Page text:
The phrase ‘crushing doom’ was made for a band like Onirophagus. Well, ‘crushing death/doom’ is more accurate I suppose, but it probably doesn’t matter too much. The operative word here is ‘crushing’.
For reasons that I can’t quite articulate, I’ve been really looking forward to listening to Endarkenment (Illumination Through Putrefaction) ever since I found out it existed. Something about the description in the promo blurb, and a recommendation from someone I know, coupled with the epic-length of the tracks and the album cover and logo, really spiked my expectations.
Endarkenment (Illumination Through Putrefaction) contains four tracks with a total duration of 58 minutes. It may be a lengthy listen, but mostly holds attention through the quality of the music and the performances.
Boasting three guitarists, there’s a depth of delivery and songwriting here that’s arguably more involved than that of some of the band’s peers. The music is rooted in the old-school, but updated with more contemporary influences too. Think a mix of bands such as Ophis, Mournful Congregation, Paradise Lost, and My Dying Bride for starters, then mix in some added death metal, and even some black metal elements too here and there.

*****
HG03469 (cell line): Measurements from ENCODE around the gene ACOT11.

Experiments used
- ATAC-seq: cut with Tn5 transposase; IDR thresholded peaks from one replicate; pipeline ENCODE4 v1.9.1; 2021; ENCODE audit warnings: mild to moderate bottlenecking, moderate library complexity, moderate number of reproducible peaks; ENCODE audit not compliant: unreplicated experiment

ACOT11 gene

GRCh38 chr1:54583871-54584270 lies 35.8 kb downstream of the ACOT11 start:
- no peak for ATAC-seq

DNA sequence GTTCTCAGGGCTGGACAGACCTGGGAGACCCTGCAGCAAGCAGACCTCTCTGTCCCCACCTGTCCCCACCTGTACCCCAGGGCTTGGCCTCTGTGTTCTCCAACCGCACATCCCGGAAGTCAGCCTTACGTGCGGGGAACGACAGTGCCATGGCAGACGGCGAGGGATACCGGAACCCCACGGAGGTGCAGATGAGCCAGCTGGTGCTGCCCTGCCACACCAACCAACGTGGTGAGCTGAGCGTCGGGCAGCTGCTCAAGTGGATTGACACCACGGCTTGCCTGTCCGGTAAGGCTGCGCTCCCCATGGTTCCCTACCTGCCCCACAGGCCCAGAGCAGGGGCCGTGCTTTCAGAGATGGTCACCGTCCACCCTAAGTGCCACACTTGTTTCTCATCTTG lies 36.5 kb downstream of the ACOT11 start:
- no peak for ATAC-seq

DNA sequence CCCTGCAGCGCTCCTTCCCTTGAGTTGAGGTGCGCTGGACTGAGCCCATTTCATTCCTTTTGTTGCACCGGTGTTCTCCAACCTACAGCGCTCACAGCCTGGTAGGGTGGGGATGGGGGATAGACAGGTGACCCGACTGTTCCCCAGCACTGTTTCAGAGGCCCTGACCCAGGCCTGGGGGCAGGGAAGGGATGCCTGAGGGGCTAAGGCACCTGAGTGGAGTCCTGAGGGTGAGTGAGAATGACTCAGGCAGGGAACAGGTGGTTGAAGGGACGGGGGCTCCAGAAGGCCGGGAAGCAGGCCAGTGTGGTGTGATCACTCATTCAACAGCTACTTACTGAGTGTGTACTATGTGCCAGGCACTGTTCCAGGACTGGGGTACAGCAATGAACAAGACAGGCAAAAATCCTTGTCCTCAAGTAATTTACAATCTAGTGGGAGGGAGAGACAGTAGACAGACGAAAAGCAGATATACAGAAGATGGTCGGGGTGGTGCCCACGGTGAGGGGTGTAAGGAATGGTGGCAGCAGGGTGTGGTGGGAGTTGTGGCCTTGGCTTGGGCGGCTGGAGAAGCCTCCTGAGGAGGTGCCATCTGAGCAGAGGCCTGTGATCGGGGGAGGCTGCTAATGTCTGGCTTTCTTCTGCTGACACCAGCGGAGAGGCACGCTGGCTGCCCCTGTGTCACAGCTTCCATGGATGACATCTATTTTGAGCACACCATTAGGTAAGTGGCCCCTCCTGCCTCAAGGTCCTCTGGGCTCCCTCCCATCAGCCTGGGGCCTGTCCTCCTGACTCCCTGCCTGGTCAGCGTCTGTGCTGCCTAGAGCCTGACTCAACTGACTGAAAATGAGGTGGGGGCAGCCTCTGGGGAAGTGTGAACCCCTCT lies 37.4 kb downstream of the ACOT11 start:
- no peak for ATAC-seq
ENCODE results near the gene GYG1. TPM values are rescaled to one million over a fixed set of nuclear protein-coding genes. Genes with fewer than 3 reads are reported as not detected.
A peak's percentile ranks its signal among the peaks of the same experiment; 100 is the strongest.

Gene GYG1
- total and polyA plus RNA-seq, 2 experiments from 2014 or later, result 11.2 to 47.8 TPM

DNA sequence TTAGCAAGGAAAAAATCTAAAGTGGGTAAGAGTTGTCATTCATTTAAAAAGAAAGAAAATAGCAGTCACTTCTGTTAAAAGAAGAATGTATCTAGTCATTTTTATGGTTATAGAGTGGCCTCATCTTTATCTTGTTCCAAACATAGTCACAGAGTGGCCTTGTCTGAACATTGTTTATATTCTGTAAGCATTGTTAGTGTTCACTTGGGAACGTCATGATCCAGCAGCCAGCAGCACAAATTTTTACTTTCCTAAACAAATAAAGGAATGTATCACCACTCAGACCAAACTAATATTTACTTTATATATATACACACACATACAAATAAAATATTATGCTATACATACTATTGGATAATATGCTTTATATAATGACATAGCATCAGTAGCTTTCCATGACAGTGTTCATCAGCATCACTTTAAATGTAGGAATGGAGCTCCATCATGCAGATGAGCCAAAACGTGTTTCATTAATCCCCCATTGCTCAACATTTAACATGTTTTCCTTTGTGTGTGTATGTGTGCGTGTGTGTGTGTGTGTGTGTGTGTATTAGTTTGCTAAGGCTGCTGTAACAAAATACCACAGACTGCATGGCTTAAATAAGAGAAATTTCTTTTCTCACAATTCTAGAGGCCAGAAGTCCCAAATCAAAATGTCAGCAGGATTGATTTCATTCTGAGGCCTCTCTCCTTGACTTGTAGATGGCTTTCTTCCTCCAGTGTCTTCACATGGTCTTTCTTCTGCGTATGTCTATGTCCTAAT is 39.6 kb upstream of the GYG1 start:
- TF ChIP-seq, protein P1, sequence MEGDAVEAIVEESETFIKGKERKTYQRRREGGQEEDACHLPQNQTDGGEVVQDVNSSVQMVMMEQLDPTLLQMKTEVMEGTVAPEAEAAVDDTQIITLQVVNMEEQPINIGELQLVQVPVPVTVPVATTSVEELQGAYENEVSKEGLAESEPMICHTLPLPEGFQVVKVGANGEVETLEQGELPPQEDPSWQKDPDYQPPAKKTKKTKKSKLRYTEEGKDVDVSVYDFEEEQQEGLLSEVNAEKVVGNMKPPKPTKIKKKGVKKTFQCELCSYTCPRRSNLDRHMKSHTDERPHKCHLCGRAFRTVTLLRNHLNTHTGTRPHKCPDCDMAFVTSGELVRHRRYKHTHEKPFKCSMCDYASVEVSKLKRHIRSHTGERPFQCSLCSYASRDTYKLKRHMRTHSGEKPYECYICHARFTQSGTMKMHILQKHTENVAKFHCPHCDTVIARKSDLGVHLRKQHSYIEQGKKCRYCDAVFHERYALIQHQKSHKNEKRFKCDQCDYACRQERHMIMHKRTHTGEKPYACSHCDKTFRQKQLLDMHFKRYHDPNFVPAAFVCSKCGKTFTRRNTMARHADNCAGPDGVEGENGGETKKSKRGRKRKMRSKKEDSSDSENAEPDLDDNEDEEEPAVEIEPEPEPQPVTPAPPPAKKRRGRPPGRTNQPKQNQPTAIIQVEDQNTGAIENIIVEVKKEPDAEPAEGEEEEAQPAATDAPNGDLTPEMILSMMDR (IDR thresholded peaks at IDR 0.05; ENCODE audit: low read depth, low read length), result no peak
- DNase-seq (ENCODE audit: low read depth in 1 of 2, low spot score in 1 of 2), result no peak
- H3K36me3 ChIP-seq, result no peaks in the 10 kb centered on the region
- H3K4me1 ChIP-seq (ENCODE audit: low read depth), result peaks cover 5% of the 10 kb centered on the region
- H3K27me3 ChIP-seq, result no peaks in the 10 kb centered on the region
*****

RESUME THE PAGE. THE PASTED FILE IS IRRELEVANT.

Heavy and dark, the guitars, (crushing guitars), are evocative and emotive. The band do well to layer their monolithic creations in places, and know how to exploit a good macabre melody when they need to. The oft-neglected bass has a decent presence, and the deep growls of the singer seem to reach down into your soul.
The songs may be long, but they are relatively varied for this sort of thing. Many death/doom bands neglect the first half of the subgenre appellation, but Onirophagus play at various speeds and demonstrate a good grasp of structuring and composition to make the most of their influences. As mentioned above, there’s also a slight black metal influence here and there, although this is a minor aspect of their sound overall.
Although possibly a little overlong in places, Endarkenment (Illumination Through Putrefaction) has largely satisfied my needs for this sort of music. It’s actually a little different than I was initially expecting, (it has more variety, melody, and depth), but this turns out to be a very good thing.
Give this a listen at full volume.